The second book treats Andrew Wiggin with the same kind of authority and respect that a priest would receive so it made sense to have his costume or the hint of it in the painting have subtle nods to the clothing of a catholic priest. Further developing the look of the whole illustration I made a full body costume design for Ender and the Speaker.
MK: At what point in your life did you decide to pursue art? Can you tell us about the moment you realized that art would be your career choice?
EW: Anime and comics were my world as a kid and I knew for sure that I wanted to make art for a living after discovering the work of comic artists Jim Lee and Whilce Portacio in the early 90s. I’m sure there are countless fantasy and comic artists all over the world that share a similar path.
MK: Which artists inspire you?
EW: Too many to list but my favorites are definitely Jean-Léon Gérôme, Dean Cornwell, Manuel Sanjulian, Syd Mead, Andrew Probert, David Kassan and former painting instructors Marvin Mattelson, and Garin Baker.
MK: Can you describe your artistic process?
EW: My process for both traditional and digital painting starts like most illustrators, with rough sketches, followed by reference gathering/ sculpting maquettes (depending on the painting) then a final line drawing. In oil paint I work with a premixed palette developed by illustrator, Frank Reilly. For my digital work I made a PSD version of the Reilly palette that I use to mimic how I paint traditionally. It really comes in handy for me when painting a face. I have flesh tone and color wheel value string layers with an equivalent neutral gray string to control the chroma of my selected hue. The rest is pretty much the same. Moving background to foreground until the painting is complete. There are so many working methods for painting. This is what works for me.
Animated step-by-step of the hologram detail.
MK: You’ve created 2 amazing pieces of illustration for me in the past. Both were created digitally but, have an oil-painting appearance. I also know that in the past you painted using traditional media. Can you tell me where you are in terms of digital vs. traditional painting?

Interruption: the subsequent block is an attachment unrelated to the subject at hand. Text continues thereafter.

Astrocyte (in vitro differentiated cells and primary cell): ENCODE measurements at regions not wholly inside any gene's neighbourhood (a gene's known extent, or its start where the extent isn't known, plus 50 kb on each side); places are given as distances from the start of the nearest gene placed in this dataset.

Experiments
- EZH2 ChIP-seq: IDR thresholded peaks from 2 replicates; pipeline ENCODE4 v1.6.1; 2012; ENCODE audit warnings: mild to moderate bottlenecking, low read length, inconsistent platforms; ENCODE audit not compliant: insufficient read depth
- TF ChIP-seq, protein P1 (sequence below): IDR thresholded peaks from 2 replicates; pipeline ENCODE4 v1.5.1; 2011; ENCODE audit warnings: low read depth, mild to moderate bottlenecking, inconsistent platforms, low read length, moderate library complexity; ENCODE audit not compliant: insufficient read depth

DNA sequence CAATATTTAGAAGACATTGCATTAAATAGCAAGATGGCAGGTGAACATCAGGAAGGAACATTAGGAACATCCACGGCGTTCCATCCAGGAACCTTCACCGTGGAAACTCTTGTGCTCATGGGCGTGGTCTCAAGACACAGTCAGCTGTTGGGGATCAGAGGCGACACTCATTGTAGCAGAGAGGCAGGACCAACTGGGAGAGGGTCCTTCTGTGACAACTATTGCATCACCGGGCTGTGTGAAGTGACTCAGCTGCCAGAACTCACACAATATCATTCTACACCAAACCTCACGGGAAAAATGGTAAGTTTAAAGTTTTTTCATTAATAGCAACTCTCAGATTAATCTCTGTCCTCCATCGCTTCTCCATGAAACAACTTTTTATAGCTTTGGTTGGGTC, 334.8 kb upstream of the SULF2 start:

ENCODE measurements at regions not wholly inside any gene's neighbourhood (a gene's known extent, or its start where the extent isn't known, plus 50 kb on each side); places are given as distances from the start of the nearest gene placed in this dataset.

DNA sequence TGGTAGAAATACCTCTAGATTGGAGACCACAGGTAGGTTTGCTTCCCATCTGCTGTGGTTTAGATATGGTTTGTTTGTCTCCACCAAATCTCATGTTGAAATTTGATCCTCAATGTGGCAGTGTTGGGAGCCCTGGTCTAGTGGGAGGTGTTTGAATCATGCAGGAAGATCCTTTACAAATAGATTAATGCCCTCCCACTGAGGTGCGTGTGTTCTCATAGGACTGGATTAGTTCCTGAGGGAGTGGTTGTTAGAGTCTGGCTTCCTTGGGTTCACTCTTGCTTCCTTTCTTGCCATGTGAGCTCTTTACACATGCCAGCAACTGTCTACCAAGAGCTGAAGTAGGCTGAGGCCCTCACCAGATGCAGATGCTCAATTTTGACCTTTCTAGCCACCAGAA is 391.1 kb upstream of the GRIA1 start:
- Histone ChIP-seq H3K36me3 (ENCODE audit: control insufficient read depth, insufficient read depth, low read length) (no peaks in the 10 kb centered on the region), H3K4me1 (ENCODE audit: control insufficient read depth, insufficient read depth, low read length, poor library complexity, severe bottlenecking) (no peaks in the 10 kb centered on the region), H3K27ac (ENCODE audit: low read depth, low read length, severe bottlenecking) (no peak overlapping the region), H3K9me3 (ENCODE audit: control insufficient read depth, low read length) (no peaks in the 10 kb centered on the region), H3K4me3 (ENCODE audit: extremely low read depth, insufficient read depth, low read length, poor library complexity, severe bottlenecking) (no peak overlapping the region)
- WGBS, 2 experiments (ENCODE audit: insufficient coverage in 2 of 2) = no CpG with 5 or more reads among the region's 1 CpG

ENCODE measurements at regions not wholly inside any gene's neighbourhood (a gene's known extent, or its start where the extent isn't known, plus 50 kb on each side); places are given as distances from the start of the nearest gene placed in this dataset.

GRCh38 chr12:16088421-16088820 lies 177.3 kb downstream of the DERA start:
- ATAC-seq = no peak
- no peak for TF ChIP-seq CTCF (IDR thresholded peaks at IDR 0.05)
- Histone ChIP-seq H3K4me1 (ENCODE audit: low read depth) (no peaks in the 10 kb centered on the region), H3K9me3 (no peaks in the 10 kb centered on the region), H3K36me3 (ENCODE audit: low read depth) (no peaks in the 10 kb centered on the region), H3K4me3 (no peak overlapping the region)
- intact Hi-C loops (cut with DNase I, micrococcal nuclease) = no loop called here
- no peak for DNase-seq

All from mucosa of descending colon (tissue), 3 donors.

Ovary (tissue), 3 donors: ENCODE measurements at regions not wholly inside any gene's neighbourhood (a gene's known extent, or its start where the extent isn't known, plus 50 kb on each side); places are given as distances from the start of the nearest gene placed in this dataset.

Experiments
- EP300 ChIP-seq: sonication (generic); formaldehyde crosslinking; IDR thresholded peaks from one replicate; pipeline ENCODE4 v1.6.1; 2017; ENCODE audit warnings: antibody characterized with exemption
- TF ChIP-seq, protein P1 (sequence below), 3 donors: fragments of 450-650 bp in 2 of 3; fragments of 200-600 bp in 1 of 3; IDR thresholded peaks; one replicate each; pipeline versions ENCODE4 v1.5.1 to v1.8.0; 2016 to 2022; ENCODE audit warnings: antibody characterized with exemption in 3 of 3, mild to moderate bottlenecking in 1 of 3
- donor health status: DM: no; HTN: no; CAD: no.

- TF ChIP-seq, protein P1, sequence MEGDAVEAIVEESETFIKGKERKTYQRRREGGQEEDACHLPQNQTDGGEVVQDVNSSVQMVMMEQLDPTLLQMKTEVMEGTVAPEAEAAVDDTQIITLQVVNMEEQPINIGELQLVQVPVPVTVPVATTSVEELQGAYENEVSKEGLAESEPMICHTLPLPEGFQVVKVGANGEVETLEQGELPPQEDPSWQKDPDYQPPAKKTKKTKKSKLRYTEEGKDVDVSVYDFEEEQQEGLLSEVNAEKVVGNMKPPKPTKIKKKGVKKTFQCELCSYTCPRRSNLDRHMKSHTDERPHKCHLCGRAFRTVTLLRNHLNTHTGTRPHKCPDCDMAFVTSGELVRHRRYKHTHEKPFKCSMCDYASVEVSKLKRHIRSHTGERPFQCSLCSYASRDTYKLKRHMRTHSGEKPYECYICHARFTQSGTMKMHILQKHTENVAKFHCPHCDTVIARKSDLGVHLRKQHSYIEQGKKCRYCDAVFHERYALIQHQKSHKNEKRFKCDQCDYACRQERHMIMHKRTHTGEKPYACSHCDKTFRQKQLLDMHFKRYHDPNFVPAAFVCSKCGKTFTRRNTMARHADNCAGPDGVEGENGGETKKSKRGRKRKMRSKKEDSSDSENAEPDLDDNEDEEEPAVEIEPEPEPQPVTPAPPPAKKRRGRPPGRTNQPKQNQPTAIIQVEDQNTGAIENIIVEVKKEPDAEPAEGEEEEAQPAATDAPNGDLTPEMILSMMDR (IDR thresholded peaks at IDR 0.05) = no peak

EW: Thanks, Matt. I still use traditional media but more for personal works and private commissions. I usually don’t push my digital art any further than what I could do in oils just to maintain consistency. I’m trying to do more oil painting now than I have in awhile. Going back to real paint is a joy. What I observe and practice in oils informs my decisions digitally so it’s good to keep it up.
MK: Where else can we see your art?
EW: For the past 3 years I’ve been working as lead concept designer and costume designer for Blue Man Productions, the creators of The Blue Man Group. My designs were being fabricated by WETA Workshop but are now being developed by Show Creators Inc. Some of what I’ve done can now be seen daily at the Blue Man Group show at the Monte Carlo Resort in Las Vegas.
I’ll be in a few group shows this year. One is the upcoming Zombie exhibition at Last Rites Gallery in NYC. I’m a finalist in the 2012/2013 Art Renewal Center Salon. I’ll also be showing original oil paintings at this year’s Illuxcon. If anyone out there is interested in knowing more, they can follow my blog. I try and keep it current.
MK: What do you do when you’re not painting?
EW: I should say “I’m always painting” but honestly, I just got Netflix so I do marathons of Power Rangers, Futurama and every other show I missed out on while learning to paint. It’s really unhealthy.
|Final jacket design.|